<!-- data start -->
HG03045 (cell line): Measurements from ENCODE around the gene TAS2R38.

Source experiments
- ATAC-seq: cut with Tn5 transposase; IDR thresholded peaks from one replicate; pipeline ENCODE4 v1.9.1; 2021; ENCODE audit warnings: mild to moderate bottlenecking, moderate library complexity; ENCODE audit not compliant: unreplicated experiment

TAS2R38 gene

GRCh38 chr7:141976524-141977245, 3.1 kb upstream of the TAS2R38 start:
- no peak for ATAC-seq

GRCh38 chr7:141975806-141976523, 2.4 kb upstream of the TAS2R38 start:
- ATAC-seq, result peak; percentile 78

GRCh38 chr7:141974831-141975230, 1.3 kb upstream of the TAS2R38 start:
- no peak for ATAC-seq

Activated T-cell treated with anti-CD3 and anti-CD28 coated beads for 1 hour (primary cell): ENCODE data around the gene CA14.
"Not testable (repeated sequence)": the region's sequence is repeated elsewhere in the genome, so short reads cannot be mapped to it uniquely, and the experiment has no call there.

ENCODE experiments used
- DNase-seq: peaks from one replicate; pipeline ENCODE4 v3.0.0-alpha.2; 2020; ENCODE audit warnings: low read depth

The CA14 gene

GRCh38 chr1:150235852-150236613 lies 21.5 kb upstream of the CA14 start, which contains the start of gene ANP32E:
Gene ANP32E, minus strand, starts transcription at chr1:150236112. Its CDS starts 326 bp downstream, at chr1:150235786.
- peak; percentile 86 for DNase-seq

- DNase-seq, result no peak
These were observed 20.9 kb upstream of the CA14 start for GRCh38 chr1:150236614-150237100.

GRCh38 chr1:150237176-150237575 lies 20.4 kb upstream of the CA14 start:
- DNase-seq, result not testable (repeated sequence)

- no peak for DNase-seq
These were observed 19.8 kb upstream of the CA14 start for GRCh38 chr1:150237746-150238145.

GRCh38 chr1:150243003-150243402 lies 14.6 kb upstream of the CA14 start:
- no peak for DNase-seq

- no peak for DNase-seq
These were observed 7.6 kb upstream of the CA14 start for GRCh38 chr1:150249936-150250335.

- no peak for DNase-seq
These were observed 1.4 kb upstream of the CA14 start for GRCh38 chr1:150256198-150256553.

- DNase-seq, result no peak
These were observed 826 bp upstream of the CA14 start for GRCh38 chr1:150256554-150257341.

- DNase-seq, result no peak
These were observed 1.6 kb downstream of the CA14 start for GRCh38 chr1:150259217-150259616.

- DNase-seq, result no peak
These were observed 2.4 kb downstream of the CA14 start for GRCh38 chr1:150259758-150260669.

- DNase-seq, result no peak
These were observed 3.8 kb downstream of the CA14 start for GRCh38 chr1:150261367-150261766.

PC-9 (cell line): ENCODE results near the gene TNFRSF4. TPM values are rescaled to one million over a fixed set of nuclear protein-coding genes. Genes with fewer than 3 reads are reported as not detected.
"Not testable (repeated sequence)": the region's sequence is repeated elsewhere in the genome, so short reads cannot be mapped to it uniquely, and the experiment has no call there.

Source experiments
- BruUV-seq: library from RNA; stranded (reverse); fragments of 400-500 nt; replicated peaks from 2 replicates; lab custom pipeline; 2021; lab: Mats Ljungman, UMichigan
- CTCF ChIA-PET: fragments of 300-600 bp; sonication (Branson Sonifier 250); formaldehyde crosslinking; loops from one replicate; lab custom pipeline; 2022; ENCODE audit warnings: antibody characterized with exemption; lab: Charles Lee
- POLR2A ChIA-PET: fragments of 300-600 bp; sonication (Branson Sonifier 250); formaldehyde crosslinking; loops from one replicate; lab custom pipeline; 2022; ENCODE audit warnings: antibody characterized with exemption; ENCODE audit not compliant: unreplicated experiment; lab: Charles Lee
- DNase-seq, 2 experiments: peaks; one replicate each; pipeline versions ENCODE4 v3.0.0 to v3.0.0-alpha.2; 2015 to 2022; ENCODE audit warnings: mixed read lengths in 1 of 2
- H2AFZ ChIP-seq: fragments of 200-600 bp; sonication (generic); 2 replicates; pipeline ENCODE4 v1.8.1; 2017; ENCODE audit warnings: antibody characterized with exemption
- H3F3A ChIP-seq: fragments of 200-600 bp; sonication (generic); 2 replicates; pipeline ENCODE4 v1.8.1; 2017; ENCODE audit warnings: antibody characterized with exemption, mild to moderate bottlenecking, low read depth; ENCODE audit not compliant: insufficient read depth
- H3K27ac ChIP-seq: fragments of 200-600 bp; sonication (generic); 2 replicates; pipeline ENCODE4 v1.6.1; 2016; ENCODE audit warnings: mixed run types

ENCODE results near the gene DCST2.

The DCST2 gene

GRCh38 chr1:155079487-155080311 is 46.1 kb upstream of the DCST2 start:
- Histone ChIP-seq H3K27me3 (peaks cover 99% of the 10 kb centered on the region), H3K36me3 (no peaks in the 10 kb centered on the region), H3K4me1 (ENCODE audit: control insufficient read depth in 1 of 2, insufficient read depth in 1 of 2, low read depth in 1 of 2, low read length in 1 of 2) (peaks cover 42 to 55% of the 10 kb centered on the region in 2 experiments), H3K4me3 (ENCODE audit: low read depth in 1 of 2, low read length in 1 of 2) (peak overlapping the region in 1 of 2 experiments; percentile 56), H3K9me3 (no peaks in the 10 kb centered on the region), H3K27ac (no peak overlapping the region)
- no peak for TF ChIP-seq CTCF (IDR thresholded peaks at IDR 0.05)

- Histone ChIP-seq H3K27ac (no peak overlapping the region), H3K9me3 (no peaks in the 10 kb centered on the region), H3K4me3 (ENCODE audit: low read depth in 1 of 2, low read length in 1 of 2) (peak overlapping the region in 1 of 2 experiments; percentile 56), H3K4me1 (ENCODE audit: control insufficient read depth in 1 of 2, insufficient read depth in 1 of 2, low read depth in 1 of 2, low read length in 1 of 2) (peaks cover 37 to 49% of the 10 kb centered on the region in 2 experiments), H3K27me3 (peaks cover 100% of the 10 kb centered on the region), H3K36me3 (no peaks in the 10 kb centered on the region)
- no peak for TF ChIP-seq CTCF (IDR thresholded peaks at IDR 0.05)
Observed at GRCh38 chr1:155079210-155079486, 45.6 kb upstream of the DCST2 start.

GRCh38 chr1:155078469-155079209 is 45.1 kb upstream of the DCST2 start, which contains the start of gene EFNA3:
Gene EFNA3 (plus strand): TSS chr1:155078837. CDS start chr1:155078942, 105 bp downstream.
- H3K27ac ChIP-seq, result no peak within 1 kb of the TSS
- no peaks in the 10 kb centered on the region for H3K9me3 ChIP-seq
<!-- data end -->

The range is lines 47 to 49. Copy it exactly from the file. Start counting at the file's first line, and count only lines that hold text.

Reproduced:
- H3F3A ChIP-seq: fragments of 200-600 bp; sonication (generic); 2 replicates; pipeline ENCODE4 v1.8.1; 2017; ENCODE audit warnings: antibody characterized with exemption, mild to moderate bottlenecking, low read depth; ENCODE audit not compliant: insufficient read depth
- H3K27ac ChIP-seq: fragments of 200-600 bp; sonication (generic); 2 replicates; pipeline ENCODE4 v1.6.1; 2016; ENCODE audit warnings: mixed run types

ENCODE results near the gene DCST2.